(Last Updated on : 31/01/2009)
The valleys of the Krishna and the Godavari and the plateau of the Sahyadri Hills are known as Desha and the Brahmins from this region are called Deshastha Brahmins. Vedic literature describes people closely resembling the Deshastha Brahmins and so it may be said that this community is as old as the Vedas.
The Deshasthas are spread all over the Deccan
, especially in the states of Maharashtra
and Andhra Pradesh
. They are intensely religious, steeped in rituals, trustworthy and hardworking. They have produced saints, politicians and men of learning.
There are two major groups in the community. The people of one follow the Rig Veda
and are called Rigvedis and those of the other the Yajur Veda and are known as Yajurvedis. There is not much difference in the rites and rituals of these two groups but among the Yajurvedis a boy is not allowed to marry the daughter of his maternal uncle. No such restriction, however, exists among the Rigvedis.
Deshastha Brahmins generally have a sturdy physique, high forehead and a dark complexion. They are usually intelligent, courteous, honest and hospitable. Their love for religion and God makes them ethical. Most of the well-known saints from Maharashtra, Karnataka and Andhra were Deshastha Brahmins. They are also peace loving, just, conscientious and reliable.
The surnames of Deshasthas are peculiar. Some surnames indicate traditionally held administrative offices, for example, Kulkarni, Deshpande, Patil and Deshmukh. Others indicate physical and mental characteristics such as Hirve and Buddhisagar. Most are derived from the name of the native place of origin. In Karnataka and Andhra Pradesh are found place names such as Gokak, Anikhindi and Bewur, while in Maharashtra the suffix 'karis' attached to the name of the place to make it a surname as in Mangalvedhekar, Gajendragadkar and Junnarkar.
Each family has its own deity which is the 'kuladevata' and it is strongly believed that if this deity is not properly propitiated by rites and rituals, the well-being of the family will be threatened. Every village also has its own deity (gramadevata) and it is presumed that the wrath of this deity brings on epidemics, natural calamities and invasions. The deities commonly worshipped are Narasimha, Shiva, Vishnu, Vyankatesa, Rama and Hanuman. The major goddesses worshipped are Bhavani of Tuljapur, Ambabai of Kolhapur and Yamai of Aundha. Khandoba of Jejuri and Pali are also worshipped. In Karnataka, Krishna at Udipi, Vyankatesa at Tirupati, Yellamma at Sundatti and Banashankari are some of the other prominent deities.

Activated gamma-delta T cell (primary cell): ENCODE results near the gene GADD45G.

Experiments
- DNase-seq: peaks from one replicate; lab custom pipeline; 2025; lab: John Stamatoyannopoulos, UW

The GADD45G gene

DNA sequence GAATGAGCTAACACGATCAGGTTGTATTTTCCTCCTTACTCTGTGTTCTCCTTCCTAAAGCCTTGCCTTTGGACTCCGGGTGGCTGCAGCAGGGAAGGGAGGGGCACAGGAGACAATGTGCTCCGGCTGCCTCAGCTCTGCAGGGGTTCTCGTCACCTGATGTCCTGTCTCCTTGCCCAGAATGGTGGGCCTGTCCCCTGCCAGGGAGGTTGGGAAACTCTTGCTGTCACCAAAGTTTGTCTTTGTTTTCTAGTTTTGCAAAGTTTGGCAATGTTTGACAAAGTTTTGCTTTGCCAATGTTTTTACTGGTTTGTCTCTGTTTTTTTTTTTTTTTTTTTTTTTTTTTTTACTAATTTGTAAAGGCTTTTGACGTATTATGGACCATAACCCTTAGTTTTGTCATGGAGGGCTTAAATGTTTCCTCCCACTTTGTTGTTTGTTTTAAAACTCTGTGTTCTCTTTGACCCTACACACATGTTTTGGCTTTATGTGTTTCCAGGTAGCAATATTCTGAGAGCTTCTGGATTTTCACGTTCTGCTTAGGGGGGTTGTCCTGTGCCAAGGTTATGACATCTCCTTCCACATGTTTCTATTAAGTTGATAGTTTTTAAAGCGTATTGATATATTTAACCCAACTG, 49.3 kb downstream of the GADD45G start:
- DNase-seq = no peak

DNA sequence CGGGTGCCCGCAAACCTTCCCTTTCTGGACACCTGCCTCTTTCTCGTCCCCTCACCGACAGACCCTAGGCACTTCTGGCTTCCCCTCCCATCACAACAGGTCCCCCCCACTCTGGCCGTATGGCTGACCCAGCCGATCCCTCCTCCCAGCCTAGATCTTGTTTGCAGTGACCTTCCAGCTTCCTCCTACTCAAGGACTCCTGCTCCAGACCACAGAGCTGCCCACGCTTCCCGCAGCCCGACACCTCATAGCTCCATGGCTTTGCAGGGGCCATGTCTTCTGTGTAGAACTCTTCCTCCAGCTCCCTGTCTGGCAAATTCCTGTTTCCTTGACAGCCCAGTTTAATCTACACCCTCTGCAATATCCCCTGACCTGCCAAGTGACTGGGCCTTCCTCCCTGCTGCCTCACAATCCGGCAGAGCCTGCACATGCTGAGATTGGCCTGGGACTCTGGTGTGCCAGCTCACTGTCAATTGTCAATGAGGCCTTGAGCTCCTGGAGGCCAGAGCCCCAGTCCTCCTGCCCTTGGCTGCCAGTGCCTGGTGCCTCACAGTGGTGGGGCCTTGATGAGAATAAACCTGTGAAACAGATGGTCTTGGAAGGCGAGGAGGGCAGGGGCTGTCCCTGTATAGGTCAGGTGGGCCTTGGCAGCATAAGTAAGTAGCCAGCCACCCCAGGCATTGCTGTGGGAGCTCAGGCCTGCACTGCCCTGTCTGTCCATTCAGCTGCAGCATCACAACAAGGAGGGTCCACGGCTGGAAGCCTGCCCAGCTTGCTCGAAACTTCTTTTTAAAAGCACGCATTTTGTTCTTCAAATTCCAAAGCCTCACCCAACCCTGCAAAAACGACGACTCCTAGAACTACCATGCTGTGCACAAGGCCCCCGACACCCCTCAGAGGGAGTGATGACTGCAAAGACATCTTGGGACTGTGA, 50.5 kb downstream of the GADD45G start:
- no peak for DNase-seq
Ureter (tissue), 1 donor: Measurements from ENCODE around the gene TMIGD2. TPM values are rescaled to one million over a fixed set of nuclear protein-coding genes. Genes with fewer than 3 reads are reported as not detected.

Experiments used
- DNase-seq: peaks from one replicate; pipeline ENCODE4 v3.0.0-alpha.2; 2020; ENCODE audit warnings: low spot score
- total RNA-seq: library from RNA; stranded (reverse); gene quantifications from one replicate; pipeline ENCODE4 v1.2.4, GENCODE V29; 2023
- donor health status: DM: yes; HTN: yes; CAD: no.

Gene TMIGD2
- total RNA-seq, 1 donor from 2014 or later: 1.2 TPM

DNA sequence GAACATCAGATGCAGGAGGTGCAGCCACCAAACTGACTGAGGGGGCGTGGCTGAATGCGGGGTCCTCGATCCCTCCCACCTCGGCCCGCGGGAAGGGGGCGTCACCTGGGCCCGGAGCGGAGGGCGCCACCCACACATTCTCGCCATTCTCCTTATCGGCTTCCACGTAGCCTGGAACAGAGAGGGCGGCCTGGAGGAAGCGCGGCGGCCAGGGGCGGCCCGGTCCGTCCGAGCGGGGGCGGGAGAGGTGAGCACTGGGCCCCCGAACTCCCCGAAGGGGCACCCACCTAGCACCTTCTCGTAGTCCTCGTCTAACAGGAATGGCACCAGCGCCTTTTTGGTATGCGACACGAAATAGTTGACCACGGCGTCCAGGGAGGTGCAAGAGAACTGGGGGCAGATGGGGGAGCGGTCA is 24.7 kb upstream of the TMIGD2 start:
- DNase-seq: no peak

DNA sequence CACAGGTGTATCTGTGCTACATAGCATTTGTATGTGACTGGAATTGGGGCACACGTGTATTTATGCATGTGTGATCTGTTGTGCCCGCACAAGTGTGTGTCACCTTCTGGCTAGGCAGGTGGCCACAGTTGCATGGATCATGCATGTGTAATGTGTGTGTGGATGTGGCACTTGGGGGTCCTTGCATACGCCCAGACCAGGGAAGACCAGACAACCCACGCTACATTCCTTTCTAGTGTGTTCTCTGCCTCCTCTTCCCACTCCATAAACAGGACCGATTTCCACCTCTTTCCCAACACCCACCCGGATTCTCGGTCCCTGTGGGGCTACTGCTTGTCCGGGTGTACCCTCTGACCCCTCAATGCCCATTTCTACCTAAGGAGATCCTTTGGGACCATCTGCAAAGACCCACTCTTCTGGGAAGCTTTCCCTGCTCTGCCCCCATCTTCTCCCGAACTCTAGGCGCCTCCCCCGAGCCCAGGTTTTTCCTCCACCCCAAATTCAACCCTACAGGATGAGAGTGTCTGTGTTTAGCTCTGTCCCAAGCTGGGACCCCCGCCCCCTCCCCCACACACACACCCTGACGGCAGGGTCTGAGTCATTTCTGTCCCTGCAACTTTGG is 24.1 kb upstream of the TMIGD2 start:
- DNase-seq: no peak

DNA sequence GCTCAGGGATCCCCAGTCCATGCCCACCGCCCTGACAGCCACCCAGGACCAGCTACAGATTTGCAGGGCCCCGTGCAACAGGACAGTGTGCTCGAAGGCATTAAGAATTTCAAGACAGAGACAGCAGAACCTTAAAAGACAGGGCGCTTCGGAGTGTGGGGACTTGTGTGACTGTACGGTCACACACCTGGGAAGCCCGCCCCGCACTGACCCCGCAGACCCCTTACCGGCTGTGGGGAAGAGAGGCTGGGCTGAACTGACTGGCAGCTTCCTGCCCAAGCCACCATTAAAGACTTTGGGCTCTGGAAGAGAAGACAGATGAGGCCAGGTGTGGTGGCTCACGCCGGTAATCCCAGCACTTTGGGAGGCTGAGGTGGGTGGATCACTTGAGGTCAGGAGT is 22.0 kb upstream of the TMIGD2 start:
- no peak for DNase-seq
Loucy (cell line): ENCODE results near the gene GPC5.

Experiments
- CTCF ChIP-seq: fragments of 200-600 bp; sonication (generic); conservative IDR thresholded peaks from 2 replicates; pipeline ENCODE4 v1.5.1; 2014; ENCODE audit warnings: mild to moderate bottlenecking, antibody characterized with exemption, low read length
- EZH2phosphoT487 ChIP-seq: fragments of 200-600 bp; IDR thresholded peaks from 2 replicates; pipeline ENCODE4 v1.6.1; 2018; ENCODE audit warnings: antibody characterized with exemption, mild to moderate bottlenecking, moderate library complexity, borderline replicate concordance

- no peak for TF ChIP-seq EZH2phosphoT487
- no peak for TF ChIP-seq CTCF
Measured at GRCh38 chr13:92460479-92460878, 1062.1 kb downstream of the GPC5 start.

Navaratri, during the first nine days of the month of Ashvina, is the most popular festival of the Deshasthas. Fasting during this time and keeping it till lamp is burning continuously before the household deities is obligatory. Every day hymns from the Durga Saptashati, which describe the noble and heroic deeds of the mother goddesses, are recited. Towards the end of the festival, offerings of bangles, rice balls, coconuts and others are made to agni (fire). A virgin and a married woman are invited to the festive meals. Other Navaratris like Champashashthi and Narasimha are also observed by certain groups.
In the old days, a Deshastha marriage used to last five to six days. In Maharashtra, the bride's party is supposed to offer karhi bhat (rice and curd curry) to the bridegroom's party on the eve of the marriage but in Karnataka a variety of food and sweets are served. Though customs vary from place to place, the distinguished feature of this community is that they are connoisseurs of food. Other Hindu rituals like kanyadan, lajaboma, saptapadi are meticulously performed at the marriage ceremony.
The community has produced a number of acharyas who have presided over various maths. These seats of religion and learning spread the teachings of the Vedas, Smritis, Puranas and especially the Advaita philosophy all over India. Among other prominent cults started by them is the Mahanubhava, which has a special significance in Maharashtra since it produced the first written literary work in Marathi, the Leela Charitra by Chakradhar.
The Bhagavat cult was started by the great saint of Maharashtra, Dhyanesvara, who was one of the greatest mystics of India. Vithal worship was accepted and made popular by this cult.
Eknath was another great saint who developed these teachings further by his learning and devotion. Dhyaneshwari and Eknathi Bhagavat are two great works written by these two religious teachers through whom the teachings of the Vedas reached the common man.
The Ramdasi cult was started by the great saint, Ramdasa, who preached the harmony of spiritual, material and political value in life. This cult emphasizes asceticism and devotion to duty. Dasabodha is its main contribution. The Dasa cult was the mainstream of spiritual life and teaching in Karnataka. It mainly preached the philosophy of Bhakti and produced great saints like Purandaradas, Vijayadasa and others.
Deshasthas have contributed to mathematics and literature as well as to the cultural and religious heritage of India. Bhaskar II was one of the greatest mathematicians of 12th century India. Eminent pundits and philosophers like Yajnavalkya, Vasishtha and Bharadvaja are said to have belonged to this community. In Sanskrit literature, Bhavabhuti (8th century) is held by many to be second in dramatic genius only next to Kalidasa. Malati Madhava is his best play. The philosophic works of Dhyaneshvar, Ramdasa and Eknath have enriched Marathi literature and Purandaradasa's devotional lyrics are unsurpassed in Kannada.